Today’s recipe is from Houston Classic Desserts (Classics Series).  I was having people over on short notice, and I wanted something different.  I’d gotten the book a few days before, and flipped through it, looking for something that didn’t take all day in the kitchen, but was a step up from my usual cookies.

And I can’t ever resist a sandwich cookie, and these looked really, really good. 

The outsides are a particularly peanut butter-y – two whole cups of peanut butter! – and some oatmeal, but they’re otherwise a standard peanut butter cookie recipe.  I really enjoyed them, and I’d make them again just to eat as peanut butter cookies.

They get scooped onto a baking sheet:


And flattened after they’re baked.  I was tempted to put the traditional fork marks in them, but I didn’t.  Anyone who got within ten feet of them could smell the peanut butter, so I didn’t think it was necessary.


One side of the filling is marshmallow fluff.  The other side is peanut butter, a bit of butter, and powdered sugar.  I was tempted to use crunchy peanut butter, but I was worried that it would get stuck in the piping bag.  Next time, I might sprinkle a handful of whole nuts in the middle, too.


Assemble.  Eat.


They’re good.  I’m not a huge fan of marshmallow fluff, but these were good.  I’m make them again – maybe one of these days, I’ll just throw an entire party based around sandwich cookies!

( see the recipe )

Root Beer Marshmallows 

Marshmallows may be the easiest candy I’ve ever made. 

They don’t require precise temperature control, hours of stirring, or split-second timing.  All you need is a stand mixer and some patience.

I’ve done regular marshmallows quite a few times, but never tried flavoring them.  Then I saw a link to various flavored marshmallow recipes, and I had to try this one.

It’s from Garrett’s Table, and it’s not really much different from a standard marshmallow recipe.  Some of the sugar and corn syrup are replaced with root beer syrup.

The recipe said to simmer down 2 liters of root beer until it was reduced to 1.5 cups.  That’s a lot of simmering.  Before and after:

Root Beer MarshmallowsRoot Beer Marshmallows

I started with it on medium heat, but it was taking forever.  Even on high, it took nearly an hour to reduce all the way down.  Next time, I’m going to skip this step entirely, and just buy the flavored soda syrup you get for a home soda machine.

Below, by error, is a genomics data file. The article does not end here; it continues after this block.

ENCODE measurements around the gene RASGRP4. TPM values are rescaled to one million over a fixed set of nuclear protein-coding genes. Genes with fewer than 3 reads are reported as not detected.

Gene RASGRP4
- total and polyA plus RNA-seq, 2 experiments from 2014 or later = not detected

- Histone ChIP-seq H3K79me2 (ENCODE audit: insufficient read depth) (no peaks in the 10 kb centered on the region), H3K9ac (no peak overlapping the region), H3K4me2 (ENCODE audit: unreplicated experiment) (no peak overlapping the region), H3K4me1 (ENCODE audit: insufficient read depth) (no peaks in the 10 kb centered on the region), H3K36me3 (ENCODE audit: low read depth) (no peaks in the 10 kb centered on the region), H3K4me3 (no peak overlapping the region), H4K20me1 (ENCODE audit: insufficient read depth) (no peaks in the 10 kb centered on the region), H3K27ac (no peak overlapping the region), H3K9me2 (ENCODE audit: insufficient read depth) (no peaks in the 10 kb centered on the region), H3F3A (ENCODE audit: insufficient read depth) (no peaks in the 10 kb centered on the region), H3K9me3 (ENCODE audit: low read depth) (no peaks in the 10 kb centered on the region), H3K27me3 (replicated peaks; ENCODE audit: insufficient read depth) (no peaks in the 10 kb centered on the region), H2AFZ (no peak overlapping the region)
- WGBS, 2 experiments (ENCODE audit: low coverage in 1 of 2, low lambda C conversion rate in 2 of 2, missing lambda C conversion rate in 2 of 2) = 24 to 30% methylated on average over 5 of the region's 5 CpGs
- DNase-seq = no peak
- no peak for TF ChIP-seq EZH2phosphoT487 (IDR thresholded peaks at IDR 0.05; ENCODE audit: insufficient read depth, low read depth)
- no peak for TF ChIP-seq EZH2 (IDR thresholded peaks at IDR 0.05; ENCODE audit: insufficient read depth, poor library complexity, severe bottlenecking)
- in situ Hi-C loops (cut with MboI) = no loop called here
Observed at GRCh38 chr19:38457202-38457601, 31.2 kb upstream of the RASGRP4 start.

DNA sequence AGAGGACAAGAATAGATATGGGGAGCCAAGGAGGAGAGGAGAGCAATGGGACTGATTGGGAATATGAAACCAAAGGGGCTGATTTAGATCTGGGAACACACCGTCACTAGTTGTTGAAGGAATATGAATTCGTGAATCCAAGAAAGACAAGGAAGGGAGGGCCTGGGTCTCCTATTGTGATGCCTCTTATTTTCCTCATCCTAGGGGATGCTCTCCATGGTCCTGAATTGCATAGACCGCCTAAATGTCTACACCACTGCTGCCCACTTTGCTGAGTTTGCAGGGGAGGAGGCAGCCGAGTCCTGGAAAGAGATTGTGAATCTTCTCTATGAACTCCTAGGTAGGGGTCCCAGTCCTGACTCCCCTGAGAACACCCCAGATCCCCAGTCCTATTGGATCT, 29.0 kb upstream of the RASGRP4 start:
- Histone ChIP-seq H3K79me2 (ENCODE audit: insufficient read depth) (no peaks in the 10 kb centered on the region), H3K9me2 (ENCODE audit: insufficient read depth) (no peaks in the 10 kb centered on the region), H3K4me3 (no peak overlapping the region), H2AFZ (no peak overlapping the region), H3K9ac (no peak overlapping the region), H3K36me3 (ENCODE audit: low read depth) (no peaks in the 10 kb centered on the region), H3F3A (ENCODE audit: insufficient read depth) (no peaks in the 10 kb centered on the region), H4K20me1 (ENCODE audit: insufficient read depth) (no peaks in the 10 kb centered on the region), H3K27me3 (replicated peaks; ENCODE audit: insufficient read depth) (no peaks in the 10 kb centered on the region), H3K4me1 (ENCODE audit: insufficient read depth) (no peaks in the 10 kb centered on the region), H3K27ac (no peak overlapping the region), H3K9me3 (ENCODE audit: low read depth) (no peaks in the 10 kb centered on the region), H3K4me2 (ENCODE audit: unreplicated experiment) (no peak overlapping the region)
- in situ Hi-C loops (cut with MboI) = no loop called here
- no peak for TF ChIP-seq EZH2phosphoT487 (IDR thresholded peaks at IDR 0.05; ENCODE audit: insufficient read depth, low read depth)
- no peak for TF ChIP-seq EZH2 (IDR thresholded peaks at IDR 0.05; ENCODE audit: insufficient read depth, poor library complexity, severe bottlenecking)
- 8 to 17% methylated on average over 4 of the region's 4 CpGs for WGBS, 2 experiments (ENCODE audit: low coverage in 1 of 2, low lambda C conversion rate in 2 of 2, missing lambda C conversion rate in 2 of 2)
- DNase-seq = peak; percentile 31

Once you have it reduced, bloom 3 packages of unflavored gelatin in some cold water in your mixer bowl.  Add sugar and corn syrup to the reduced soda, and bring it back to a boil.

Then comes the patience:  set the mixer on low, and very slowly pour the hot syrup into the mixer.  You want to pour it as slowly as you can – it should take several minutes at least.  I used a pan with a pour spout on the side, but you could also use a glass measuring cup, or even some sort of heat-resistant squeeze bottle.

When you’re done, turn the mixer to high, and don’t mess with it for 10 minutes.  It will slowly start whipping up like whipped cream or egg whites – don’t stop it, don’t scrape down the bowl, just leave it alone.Root Beer Marshmallows

While it’s whipping, prepare the pan.  I greased a 13×9, then lined it with parchment paper, then greased the inside of that.

At the end of 10 minutes, you should have something that looks like egg whites around the "soft peak" stage.  Add the extract – he called for root beer extract, but I didn’t have any, so I used a tablespoon of vanilla and a few drops of root beer oil (a very concentrated candy flavoring).

Pour it into the pan, then spray a piece of plastic wrap with pam, and press it on top.  Put the pan in the refrigerator for a few hours.

When it’s time to cut them, peel off the plastic wrap, and lift the parchment paper out of the pan.  You can use a buttered knife to cut them, but a pizza cutter also works well.  I didn’t think they needed powdered sugar, but if you do, sprinkle some on top.

They come out tasting just like a root beer float – the root beer flavor really works with the creaminess of the marshmallow.  And when you share them, people will say, "Wow!  You can make marshmallows at home?".

( see the recipe )